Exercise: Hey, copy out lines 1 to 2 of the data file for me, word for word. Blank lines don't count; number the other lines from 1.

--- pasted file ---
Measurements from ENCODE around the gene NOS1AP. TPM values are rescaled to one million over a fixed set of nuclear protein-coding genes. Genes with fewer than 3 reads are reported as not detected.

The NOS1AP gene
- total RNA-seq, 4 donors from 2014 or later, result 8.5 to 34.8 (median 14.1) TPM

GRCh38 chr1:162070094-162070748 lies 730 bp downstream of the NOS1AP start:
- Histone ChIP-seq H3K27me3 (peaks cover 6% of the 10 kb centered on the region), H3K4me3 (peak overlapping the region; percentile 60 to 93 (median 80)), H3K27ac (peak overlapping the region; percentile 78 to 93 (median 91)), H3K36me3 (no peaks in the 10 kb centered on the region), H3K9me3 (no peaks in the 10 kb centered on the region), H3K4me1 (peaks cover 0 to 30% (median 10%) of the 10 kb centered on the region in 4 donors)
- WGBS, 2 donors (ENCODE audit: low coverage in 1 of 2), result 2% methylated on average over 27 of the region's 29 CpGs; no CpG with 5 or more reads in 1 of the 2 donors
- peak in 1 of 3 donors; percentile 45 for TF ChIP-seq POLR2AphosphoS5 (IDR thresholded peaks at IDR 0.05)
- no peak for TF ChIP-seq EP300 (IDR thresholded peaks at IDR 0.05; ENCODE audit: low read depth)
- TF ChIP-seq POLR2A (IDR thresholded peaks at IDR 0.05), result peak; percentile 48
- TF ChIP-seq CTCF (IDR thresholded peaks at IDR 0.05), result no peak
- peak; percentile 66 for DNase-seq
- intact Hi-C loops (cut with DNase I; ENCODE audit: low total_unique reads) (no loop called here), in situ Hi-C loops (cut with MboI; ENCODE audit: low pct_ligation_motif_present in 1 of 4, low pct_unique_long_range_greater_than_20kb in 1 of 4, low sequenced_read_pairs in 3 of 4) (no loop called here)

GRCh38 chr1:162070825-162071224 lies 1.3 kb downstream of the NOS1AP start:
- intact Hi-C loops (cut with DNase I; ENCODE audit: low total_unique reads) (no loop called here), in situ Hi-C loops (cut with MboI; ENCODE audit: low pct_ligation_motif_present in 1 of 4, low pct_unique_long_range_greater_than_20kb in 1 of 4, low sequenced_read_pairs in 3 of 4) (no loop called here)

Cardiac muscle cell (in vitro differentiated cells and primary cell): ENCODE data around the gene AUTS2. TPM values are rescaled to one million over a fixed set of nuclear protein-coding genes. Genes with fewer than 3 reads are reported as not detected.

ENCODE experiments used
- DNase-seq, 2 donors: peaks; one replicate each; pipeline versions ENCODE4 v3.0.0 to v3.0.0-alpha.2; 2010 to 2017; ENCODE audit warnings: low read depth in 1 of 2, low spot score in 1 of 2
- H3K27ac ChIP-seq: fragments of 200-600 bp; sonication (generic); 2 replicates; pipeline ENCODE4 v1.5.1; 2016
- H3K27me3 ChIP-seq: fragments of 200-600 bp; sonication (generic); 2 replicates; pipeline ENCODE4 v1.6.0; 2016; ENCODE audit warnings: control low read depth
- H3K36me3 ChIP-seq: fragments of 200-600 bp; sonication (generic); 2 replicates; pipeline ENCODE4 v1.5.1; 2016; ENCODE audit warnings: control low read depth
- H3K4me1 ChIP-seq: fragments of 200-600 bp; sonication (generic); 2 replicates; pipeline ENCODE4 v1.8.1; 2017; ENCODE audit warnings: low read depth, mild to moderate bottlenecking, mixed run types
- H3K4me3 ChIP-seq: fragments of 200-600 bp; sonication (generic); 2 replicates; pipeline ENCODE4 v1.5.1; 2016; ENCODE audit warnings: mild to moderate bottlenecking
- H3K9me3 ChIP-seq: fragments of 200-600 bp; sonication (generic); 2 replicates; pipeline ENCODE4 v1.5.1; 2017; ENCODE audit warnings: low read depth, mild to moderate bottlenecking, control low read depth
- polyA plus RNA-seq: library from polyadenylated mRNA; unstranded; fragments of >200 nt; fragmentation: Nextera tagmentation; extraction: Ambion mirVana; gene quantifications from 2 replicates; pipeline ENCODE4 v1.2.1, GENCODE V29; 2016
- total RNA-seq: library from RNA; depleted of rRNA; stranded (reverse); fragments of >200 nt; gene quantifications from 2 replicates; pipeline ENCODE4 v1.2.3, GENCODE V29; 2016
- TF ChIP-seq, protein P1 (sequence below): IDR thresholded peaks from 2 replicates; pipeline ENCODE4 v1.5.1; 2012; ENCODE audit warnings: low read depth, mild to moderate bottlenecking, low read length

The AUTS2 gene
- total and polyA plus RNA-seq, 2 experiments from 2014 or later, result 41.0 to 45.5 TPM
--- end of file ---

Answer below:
Measurements from ENCODE around the gene NOS1AP. TPM values are rescaled to one million over a fixed set of nuclear protein-coding genes. Genes with fewer than 3 reads are reported as not detected.

The NOS1AP gene